(When you are fighting...
A calm, patient opponent who stays out of range:
Do not attack directly but draw his stop-hit with long feints then retaliate with trapping or grappling
A nervous opponent:
Use a shorter feint.
A shorter opponent:
Fight without touching or extending your on-guard position to restrict his strategy
A taller opponent:
Keep your distance but step forward against his attacks to unbalance them.
An awkward opponent:
Stand at a distance and parry
at the last second. Their attacks will probably be simple and direct, so use a stop-hit or time-hit.
A novice opponent:
Keep your distance and counter when they overreach.
An experienced opponent:
Start with simple movements, then if necessary use more complex ones. Use a series of feints then attack with a simple move from the on-guard position. You may want to show off your technique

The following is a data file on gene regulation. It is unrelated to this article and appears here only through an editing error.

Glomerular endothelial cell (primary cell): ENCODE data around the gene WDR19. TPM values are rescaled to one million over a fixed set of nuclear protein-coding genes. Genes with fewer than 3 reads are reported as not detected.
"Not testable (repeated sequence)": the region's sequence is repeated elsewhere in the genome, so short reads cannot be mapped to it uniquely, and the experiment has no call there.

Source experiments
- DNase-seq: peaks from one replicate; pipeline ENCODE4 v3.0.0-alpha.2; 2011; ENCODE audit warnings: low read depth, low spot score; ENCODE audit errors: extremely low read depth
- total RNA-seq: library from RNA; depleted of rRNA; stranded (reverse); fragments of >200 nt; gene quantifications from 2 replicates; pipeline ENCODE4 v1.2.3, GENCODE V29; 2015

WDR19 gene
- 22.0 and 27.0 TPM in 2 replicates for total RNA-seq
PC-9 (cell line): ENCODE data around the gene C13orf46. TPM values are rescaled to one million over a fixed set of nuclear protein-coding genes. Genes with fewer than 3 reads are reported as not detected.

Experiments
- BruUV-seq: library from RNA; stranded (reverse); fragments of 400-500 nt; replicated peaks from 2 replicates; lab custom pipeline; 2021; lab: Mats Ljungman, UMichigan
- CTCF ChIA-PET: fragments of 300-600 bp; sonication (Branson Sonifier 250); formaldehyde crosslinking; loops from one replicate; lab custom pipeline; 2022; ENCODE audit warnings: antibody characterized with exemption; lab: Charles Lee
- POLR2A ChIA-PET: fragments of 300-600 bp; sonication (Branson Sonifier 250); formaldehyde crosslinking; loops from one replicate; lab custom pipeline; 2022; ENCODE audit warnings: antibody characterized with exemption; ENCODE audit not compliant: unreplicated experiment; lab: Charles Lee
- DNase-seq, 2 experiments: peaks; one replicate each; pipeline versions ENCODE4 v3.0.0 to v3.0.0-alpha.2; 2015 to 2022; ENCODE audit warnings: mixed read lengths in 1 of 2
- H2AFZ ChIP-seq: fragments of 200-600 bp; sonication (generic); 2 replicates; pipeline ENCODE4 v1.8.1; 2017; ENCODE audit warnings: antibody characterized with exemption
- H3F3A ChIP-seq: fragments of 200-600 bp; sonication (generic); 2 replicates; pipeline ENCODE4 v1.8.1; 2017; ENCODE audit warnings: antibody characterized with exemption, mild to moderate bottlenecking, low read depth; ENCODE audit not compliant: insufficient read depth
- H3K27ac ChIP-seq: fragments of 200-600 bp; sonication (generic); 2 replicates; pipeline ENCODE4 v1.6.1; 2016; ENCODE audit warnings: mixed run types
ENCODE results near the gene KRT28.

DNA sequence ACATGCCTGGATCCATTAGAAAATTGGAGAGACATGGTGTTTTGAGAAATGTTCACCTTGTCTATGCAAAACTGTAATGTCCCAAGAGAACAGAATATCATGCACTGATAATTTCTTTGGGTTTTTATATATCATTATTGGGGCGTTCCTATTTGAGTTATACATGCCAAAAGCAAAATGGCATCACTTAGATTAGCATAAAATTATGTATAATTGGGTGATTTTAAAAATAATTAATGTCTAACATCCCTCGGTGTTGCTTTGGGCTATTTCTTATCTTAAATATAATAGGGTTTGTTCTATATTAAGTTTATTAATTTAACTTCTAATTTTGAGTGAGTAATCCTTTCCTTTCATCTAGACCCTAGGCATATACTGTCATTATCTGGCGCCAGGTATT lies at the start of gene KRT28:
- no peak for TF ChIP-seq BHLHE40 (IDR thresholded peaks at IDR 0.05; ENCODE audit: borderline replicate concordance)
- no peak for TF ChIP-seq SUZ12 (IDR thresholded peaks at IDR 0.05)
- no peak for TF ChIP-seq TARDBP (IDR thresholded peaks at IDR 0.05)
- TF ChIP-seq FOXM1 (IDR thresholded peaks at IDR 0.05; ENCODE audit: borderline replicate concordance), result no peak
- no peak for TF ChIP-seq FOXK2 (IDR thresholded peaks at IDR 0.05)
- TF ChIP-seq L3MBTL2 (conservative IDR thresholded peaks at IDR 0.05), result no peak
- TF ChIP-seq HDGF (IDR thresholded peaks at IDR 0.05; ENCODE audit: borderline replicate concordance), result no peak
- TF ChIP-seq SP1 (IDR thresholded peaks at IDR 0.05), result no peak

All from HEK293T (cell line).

, but a more direct approach (when they expect a complicated one) shows confidence
in your ability.
Know your opponent; use his weaknesses
against him. Watch his lower line in close-distance fighting to protect your head and watch his eyes in far-distance fighting. Keep him on the defensive by striking from all angles. You can regain the initiative
from your opponent by constant and varied intimidations of counterattacking. Draw him forward, then attack with fluidity and celerity (note that attacking with celery
is not as effective).